Various forms of alopecia affect millions of individuals worldwide and its prevalence appears to be increasing.1 Hair loss often leads to significant distress and negatively impacts quality of life. Treatment often requires a multimodal approach, and patient satisfaction is highly variable. Dermatologists have limited tools in their treatment armamentarium and may often resort to off-label use of systemic medications. In this month’s installment of Therapeutic Cheat Sheets, we will discuss use of minoxidil for the treatment of alopecia.
Minoxidil Therapeutic Cheat Sheet
Compiled by: Adrianna Gonzalez M | Reviewed by: Adam Friedman MD
MINOXIDIL TRADE NAME
MINOXIDIL MECHANISM OF ACTION
- The exact mechanism by which minoxidil improves alopecia is not fully understood. It is thought that minoxidil leads to increased oxygenation and production of growth factors around the hair follicle through vasodilation and increased production of vascular endothelial growth factor.2 Additionally, minoxidil may activate potassium channels in hair follicles, shortening the telogen phase and prolonging the anagen phase. It may also have immunomodulatory effects via suppression of T cells, which may be beneficial in autoimmune hair disorders.3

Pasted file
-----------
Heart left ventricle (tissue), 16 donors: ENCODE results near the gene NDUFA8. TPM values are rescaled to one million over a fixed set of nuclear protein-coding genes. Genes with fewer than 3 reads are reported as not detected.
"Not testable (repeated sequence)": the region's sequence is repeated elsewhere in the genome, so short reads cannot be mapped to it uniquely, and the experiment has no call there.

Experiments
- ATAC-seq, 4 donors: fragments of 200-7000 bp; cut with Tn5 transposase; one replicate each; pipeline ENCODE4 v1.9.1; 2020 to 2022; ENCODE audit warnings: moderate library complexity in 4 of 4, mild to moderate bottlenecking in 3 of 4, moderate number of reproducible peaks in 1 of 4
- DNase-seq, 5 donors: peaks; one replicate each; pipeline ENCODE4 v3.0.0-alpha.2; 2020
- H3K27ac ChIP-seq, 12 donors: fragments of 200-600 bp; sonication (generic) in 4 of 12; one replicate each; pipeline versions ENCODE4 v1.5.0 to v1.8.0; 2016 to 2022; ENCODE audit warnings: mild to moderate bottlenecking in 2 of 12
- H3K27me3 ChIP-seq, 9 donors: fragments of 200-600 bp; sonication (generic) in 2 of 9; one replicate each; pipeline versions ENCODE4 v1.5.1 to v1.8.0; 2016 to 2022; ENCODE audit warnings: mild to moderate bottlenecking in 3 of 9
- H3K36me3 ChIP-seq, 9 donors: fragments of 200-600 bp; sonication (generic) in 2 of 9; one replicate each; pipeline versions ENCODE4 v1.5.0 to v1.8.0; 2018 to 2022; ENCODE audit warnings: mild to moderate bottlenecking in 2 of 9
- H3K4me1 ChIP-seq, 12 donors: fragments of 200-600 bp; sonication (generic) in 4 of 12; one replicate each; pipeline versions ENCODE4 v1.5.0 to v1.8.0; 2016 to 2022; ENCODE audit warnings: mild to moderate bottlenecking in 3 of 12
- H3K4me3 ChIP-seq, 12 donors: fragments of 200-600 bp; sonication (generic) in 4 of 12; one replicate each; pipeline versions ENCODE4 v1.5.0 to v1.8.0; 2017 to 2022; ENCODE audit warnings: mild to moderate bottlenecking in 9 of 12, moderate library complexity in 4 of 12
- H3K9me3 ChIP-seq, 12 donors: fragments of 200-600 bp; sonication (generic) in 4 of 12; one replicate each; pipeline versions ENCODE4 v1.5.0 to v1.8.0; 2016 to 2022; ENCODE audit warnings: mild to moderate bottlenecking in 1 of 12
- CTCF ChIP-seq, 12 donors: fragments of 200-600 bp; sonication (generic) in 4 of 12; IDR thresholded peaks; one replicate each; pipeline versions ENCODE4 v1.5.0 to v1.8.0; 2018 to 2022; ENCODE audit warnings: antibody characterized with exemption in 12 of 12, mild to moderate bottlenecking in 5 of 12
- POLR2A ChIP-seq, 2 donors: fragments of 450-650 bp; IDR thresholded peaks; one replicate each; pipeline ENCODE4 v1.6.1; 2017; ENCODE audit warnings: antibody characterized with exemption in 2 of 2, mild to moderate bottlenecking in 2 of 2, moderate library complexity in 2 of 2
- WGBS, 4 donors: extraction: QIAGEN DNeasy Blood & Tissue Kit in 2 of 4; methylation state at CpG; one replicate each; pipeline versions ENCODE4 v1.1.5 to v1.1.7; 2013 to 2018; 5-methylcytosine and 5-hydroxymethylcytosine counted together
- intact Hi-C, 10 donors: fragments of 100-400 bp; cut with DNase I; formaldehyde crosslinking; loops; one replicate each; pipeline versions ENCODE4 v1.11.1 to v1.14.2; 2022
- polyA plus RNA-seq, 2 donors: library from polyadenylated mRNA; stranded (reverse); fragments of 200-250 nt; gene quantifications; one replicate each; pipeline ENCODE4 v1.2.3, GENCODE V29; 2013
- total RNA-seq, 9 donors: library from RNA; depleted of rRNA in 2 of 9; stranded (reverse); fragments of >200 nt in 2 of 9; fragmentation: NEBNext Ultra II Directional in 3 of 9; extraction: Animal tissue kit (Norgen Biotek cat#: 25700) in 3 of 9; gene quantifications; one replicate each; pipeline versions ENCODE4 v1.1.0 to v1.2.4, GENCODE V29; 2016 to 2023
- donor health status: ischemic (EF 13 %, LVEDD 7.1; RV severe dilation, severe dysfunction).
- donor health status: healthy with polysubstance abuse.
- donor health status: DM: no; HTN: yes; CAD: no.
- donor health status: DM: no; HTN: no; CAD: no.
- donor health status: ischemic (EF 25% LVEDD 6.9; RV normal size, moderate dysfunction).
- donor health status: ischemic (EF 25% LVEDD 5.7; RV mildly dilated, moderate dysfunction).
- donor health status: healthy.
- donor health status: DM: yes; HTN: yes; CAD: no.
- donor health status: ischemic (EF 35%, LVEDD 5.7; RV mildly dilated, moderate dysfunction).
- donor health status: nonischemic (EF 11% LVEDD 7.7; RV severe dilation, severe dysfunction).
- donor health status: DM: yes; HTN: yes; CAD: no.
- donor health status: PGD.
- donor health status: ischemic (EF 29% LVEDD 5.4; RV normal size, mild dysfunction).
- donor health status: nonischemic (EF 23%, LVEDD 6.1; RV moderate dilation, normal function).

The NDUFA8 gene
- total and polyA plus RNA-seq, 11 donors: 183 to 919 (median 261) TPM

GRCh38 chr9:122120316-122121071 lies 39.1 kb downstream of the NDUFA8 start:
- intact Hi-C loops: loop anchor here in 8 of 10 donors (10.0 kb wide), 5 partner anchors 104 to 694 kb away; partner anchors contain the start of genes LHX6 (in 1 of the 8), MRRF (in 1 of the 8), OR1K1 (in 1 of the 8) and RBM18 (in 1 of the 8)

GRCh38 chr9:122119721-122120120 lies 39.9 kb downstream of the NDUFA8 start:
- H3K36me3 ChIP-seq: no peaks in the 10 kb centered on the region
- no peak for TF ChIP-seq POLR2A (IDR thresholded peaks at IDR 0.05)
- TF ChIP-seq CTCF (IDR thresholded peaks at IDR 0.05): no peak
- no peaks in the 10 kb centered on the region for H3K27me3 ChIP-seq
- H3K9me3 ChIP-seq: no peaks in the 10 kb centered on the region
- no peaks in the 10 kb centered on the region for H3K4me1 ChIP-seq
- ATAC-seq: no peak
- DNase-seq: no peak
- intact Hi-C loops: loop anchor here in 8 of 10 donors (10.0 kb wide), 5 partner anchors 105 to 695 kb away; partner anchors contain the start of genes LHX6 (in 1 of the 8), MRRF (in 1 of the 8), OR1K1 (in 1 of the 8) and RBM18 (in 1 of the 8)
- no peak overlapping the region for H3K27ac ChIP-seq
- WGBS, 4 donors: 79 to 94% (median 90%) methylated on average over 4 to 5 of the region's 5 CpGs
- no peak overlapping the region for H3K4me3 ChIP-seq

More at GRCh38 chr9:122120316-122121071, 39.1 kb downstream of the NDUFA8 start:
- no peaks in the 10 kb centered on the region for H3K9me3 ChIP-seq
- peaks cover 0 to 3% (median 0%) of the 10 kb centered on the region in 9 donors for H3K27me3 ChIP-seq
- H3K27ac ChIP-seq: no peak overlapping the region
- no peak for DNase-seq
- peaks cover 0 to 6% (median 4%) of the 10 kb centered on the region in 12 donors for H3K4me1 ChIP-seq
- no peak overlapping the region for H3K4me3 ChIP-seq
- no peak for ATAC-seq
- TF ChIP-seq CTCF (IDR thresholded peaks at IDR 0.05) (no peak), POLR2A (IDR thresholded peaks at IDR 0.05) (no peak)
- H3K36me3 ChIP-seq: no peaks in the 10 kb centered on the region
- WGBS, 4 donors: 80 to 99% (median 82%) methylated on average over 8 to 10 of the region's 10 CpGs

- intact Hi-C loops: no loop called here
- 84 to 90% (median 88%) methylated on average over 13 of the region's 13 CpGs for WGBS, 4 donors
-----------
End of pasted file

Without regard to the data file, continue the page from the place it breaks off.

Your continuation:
FDA APPROVED USES OF MINOXIDIL
- Oral: hypertension
- Topical: androgenetic alopecia
OFF-LABEL USES OF MINOXIDIL IN DERMATOLOGY
- Androgenetic alopecia (oral), chronic telogen effluvium, alopecia areata, lichen planopilaris, permanent chemotherapy-induced alopecia, monilethrix, traction alopecia, loose anagen syndrome, eyebrow hypotrichosis and scarring alopecias
MINOXIDIL DERMATOLOGIC DOSING
- Women: 2% foam/solution twice daily or 5% foam/solution daily
- Men: 5% foam/solution twice daily4
- Oral: 0.25 to 5 mg5 once to twice daily. In regards to terminal hair count, higher doses of 5mg per day may be more efficacious than a dose of 0.25mg per day.6 However, higher doses may increase the risk of developing dose-dependent side effects such as hypertrichosis.7
MINOXIDIL SIDE EFFECTS
- Irritation (topical)